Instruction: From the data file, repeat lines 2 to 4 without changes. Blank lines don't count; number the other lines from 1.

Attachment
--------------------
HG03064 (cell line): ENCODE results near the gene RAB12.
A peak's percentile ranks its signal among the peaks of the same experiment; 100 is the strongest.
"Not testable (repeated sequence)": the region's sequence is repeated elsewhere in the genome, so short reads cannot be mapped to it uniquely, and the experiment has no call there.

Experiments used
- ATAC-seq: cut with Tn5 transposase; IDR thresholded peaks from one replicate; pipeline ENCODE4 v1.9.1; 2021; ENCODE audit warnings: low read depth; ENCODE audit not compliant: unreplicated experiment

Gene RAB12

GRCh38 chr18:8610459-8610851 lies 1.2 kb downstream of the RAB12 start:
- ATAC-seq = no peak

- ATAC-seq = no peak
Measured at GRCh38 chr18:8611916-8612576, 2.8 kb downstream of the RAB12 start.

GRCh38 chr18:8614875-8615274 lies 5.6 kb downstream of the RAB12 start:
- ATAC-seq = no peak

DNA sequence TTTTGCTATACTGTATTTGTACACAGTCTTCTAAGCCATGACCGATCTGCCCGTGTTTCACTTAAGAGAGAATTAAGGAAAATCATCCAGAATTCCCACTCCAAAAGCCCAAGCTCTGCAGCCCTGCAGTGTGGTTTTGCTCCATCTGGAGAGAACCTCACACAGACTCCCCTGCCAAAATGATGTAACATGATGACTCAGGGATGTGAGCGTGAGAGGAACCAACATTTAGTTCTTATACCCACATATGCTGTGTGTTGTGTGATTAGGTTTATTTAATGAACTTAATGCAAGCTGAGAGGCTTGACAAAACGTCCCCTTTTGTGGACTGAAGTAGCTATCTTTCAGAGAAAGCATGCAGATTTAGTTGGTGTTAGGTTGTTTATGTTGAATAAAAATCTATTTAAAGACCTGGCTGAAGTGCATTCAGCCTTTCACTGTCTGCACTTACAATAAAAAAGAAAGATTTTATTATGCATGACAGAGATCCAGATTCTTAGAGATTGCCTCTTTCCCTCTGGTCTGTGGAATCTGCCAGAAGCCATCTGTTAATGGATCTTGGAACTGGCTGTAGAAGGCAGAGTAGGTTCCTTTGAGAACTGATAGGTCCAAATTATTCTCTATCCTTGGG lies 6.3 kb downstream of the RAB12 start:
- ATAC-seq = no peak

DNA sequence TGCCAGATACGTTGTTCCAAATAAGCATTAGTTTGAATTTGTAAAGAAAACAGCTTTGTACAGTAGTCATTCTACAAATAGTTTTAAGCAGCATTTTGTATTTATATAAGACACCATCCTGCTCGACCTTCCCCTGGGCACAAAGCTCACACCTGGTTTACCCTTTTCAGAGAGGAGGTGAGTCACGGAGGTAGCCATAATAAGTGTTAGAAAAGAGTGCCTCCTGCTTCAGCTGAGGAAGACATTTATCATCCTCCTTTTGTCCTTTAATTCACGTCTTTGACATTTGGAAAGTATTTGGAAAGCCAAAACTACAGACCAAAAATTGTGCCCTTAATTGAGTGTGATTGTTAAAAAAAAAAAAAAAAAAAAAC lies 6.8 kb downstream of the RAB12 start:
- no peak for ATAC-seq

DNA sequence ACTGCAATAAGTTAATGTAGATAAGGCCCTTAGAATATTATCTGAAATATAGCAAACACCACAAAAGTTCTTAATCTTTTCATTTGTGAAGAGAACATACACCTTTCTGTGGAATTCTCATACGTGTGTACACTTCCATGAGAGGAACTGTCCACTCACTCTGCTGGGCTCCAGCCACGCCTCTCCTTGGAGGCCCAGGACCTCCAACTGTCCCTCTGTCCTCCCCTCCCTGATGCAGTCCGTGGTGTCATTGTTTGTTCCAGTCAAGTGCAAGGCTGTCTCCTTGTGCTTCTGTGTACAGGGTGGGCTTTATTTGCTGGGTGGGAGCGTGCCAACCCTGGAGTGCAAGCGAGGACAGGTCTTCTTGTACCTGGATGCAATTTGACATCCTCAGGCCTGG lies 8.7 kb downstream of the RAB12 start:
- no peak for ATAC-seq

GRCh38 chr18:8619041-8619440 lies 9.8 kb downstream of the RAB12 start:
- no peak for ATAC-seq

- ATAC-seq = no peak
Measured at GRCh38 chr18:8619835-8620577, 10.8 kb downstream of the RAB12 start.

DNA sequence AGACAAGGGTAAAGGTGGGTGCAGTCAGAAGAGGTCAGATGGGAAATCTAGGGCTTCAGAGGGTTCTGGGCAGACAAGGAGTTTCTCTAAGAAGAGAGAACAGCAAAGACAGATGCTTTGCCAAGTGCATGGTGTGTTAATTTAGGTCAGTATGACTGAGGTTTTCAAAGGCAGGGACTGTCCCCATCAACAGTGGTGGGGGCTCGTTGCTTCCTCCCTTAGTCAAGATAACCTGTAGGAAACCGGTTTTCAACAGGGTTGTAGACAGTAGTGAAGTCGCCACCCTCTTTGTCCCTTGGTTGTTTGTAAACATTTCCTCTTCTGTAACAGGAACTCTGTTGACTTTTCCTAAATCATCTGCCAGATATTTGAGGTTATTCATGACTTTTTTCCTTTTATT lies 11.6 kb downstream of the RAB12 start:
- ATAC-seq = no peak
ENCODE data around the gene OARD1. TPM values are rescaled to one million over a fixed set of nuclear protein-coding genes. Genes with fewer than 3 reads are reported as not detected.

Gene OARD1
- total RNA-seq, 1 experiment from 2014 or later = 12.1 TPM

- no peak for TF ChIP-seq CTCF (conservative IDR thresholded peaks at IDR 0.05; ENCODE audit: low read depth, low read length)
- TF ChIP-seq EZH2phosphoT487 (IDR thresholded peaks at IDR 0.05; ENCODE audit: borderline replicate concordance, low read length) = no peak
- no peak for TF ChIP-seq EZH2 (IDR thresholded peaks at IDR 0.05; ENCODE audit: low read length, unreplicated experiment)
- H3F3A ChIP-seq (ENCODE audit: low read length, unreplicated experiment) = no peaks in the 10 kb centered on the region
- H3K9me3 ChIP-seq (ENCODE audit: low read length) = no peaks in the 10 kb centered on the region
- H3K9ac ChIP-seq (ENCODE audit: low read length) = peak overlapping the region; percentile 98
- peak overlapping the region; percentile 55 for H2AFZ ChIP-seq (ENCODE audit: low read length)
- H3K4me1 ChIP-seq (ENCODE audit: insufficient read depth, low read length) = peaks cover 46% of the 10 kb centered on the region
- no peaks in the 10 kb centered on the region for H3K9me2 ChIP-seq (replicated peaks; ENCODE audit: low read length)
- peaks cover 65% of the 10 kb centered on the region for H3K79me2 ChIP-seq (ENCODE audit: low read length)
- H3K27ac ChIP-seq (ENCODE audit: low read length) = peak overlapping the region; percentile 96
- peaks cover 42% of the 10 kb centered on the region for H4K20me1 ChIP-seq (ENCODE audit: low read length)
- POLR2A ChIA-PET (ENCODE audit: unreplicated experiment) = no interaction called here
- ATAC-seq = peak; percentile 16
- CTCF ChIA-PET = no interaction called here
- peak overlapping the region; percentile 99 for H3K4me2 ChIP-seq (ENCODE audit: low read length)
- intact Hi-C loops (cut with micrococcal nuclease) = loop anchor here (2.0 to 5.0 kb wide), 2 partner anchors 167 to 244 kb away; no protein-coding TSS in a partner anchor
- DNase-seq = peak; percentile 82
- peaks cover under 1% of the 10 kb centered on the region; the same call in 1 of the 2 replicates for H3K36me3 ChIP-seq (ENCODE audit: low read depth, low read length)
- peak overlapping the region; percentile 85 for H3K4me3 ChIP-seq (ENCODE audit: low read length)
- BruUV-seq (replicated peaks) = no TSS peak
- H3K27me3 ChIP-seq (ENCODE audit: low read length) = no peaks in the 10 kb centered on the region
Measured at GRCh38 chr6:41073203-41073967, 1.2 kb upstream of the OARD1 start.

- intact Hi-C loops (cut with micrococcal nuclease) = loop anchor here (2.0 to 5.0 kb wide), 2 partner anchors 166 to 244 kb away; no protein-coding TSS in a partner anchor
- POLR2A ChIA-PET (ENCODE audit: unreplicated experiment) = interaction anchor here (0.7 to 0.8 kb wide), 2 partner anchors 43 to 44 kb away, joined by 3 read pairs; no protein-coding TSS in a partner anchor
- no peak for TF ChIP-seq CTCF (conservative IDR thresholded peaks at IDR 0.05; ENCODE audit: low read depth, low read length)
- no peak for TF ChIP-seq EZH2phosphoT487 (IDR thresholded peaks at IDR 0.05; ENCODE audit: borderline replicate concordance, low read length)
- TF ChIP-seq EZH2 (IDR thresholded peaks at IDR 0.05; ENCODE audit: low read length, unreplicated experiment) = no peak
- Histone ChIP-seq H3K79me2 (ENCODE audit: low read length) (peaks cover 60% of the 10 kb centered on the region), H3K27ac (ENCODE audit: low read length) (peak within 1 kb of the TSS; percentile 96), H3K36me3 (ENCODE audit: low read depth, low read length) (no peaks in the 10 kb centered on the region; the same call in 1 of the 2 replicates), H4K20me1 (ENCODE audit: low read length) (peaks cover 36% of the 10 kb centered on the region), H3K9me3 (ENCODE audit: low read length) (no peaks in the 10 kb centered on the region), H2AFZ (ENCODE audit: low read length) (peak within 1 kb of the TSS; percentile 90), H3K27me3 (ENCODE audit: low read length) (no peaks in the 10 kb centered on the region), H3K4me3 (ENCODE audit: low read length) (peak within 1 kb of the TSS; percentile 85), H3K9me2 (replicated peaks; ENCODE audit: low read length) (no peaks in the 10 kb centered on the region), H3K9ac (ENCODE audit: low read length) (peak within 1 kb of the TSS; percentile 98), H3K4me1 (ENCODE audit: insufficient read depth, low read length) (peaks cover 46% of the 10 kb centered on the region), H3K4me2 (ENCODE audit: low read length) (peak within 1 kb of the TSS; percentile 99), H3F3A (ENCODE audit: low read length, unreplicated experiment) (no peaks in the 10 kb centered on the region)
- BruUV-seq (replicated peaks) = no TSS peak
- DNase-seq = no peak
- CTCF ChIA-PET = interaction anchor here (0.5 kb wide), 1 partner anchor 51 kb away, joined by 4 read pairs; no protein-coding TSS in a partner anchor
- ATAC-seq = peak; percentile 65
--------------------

A peak's percentile ranks its signal among the peaks of the same experiment; 100 is the strongest.
"Not testable (repeated sequence)": the region's sequence is repeated elsewhere in the genome, so short reads cannot be mapped to it uniquely, and the experiment has no call there.

Experiments used